18

In C++17, empty tag types in the standard library now have default constructors which are marked explicit, and are also = default. For example, std::piecewise_construct_t is now defined as

struct piecewise_construct_t { explicit piecewise_construct_t() = default; };

My question is simply, what is the reason for this change from C++14? What does an explicitly defaulted explicit default constructor (!) mean for an empty class?

(To avoid being marked as a dupe: this question from 2010 asks about the purpose of explicit default constructors, but that was pre-C++11 and a long time ago now so things have likely changed. This question is more recent, but the answer seems to suggest that aggregate initialization will be performed regardless of the presence of the defaulted constructor, so I'm curious as to the reason for this change in the latest standard.)

16

The rationale for the library change is in LWG 2510 "Tag types should not be DefaultConstructible":

std::experimental::optional, for certain reasons, specifies its nullopt type to not be DefaultConstructible. It doesn't do so for its tag type in_place_t and neither does the standard proper for any of its tag types. That turns out to be very unfortunate, consider the following:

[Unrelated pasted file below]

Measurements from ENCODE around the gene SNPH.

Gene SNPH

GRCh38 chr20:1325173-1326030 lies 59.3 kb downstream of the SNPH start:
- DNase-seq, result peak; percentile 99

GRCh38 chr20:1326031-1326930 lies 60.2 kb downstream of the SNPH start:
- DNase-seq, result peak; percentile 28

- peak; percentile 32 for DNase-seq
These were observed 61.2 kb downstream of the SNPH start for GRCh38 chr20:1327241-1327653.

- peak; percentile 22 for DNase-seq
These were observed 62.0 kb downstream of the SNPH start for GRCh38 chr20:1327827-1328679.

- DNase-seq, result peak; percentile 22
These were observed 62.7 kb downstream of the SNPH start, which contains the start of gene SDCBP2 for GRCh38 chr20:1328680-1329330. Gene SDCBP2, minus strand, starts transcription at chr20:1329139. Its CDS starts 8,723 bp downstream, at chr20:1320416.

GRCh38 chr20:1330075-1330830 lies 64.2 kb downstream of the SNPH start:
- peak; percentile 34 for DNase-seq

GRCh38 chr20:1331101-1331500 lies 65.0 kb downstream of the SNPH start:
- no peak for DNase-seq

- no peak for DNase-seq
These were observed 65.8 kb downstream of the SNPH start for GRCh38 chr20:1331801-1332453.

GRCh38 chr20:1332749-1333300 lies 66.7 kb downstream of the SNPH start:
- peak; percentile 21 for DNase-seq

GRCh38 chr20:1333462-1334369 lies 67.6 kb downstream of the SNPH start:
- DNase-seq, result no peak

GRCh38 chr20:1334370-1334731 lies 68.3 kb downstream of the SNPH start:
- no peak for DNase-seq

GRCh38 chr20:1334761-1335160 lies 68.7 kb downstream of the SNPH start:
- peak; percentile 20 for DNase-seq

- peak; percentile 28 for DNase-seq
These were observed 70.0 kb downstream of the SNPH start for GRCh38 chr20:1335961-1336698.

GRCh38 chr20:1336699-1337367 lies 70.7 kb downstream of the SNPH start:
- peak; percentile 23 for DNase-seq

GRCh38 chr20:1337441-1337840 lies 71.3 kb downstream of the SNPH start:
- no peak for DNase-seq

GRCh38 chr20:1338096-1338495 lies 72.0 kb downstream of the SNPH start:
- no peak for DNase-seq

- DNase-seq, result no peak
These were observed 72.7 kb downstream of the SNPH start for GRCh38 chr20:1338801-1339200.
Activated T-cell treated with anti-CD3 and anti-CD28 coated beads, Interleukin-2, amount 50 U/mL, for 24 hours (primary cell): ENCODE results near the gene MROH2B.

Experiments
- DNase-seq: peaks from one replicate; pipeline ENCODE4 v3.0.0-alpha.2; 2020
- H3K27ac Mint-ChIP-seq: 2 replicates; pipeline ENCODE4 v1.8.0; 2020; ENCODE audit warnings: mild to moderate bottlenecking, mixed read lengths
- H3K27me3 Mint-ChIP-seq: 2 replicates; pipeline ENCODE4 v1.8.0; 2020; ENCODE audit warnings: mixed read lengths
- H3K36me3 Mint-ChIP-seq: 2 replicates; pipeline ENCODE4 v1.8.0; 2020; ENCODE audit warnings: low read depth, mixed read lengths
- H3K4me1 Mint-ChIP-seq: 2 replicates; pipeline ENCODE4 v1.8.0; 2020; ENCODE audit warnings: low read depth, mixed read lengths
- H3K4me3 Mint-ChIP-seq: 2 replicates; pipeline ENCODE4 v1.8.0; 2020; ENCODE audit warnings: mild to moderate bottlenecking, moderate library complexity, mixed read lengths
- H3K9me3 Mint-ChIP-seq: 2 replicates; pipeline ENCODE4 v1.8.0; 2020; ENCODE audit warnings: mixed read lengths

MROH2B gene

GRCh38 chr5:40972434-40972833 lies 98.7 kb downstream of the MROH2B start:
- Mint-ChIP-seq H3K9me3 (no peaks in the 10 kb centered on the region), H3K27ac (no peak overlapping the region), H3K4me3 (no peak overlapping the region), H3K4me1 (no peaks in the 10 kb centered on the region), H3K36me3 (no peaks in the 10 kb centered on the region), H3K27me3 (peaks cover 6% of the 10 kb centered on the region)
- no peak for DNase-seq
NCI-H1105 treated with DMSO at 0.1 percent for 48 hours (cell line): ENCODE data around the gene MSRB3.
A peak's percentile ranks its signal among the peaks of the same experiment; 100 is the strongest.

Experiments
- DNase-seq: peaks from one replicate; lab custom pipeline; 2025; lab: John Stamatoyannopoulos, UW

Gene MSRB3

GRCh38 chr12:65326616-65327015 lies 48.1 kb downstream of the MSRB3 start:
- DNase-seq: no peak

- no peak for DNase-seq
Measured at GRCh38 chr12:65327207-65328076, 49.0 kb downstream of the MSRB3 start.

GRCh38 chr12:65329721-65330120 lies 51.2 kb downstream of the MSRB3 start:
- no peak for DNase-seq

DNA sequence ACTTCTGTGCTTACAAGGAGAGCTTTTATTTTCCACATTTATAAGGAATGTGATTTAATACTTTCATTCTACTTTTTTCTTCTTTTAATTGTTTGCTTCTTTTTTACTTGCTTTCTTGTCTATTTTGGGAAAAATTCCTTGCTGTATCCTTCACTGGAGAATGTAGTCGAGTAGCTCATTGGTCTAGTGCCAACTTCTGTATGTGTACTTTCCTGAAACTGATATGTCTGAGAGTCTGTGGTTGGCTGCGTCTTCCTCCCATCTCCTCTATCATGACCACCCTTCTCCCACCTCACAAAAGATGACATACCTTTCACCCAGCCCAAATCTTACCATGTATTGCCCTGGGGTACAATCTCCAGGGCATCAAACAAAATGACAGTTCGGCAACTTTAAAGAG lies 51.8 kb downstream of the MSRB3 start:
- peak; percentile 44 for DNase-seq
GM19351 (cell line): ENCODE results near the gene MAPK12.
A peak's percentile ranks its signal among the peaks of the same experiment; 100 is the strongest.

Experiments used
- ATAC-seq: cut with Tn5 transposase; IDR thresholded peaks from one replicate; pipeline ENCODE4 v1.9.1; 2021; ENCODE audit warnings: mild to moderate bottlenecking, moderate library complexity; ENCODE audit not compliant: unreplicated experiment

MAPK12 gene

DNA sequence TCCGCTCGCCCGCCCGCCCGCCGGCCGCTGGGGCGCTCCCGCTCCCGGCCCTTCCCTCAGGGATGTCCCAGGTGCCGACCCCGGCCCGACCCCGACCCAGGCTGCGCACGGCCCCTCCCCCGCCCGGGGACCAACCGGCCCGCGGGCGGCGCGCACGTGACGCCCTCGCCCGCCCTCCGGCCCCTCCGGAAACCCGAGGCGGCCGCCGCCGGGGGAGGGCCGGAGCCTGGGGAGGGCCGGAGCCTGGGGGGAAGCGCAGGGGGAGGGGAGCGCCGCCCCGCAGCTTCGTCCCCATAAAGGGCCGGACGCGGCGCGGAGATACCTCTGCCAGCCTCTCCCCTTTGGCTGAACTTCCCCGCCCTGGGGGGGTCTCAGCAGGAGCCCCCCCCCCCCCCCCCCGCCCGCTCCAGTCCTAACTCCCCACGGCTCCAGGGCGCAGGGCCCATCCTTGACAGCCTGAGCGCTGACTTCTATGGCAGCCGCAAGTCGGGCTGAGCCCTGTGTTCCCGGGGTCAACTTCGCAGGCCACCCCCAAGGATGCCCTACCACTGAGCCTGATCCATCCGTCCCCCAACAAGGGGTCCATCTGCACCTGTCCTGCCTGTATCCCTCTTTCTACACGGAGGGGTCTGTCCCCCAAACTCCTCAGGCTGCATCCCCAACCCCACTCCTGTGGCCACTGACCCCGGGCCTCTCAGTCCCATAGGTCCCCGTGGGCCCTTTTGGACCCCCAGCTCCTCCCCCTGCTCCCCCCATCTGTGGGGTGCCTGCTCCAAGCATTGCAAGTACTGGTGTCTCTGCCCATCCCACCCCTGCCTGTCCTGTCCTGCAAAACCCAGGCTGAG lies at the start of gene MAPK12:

#include <memory>
#include <array>

void f(std::array<int, 1>, int) {} // #1
void f(std::allocator_arg_t, int) {} // #2

int main()
{
  f({}, 666); // #3
}

The call at #3 is ambiguous. What's even worse is that if the overload #1 is removed, the call works just fine. The whole point of a tag type is that it either needs to mentioned in a call or it needs to be a forwarded argument, so being able to construct a tag type like that makes no sense.

The LWG issue evolved side-by-side with CWG 1518 "Explicit default constructors and copy-list-initialization", which has useful background.

  • 1
    Hmm, do you know if LWG intended that #3 remain ambiguous? Because having an explicit default constructor on allocator_arg_t doesn't change that. It only changes the "what's even worse" part. – T.C. May 25 '17 at 2:10
  • @T.C. How is it ambiguous? Types with explicit constructors are not aggregates, and copy-list-initialization is ill-formed if it selects an explicit constructor. (And no, FWIW, I don't know LWG's intent for 2510. It was just before my time.) – Casey May 25 '17 at 7:04
  • Ah, I missed [dcl.init.list]/3.4: "Otherwise, if the initializer list has no elements and T is a class type with a default constructor, the object is value-initialized." That's unfortunate. – Casey May 25 '17 at 7:12
  • Copy-list-initialization is ill-formed if it selects an explicit constructor, but that rule doesn't affect the formation of implicit conversion sequences (which is what controls viability for overload resolution purposes). The relevant subclause is [over.ics.list]. – T.C. May 25 '17 at 7:43
  • But maybe they knew that, since they moved the 2510 wording at the same time as my nullopt_t wording (2736) that does explicitly say "no default constructor". /shrug – T.C. May 25 '17 at 7:49

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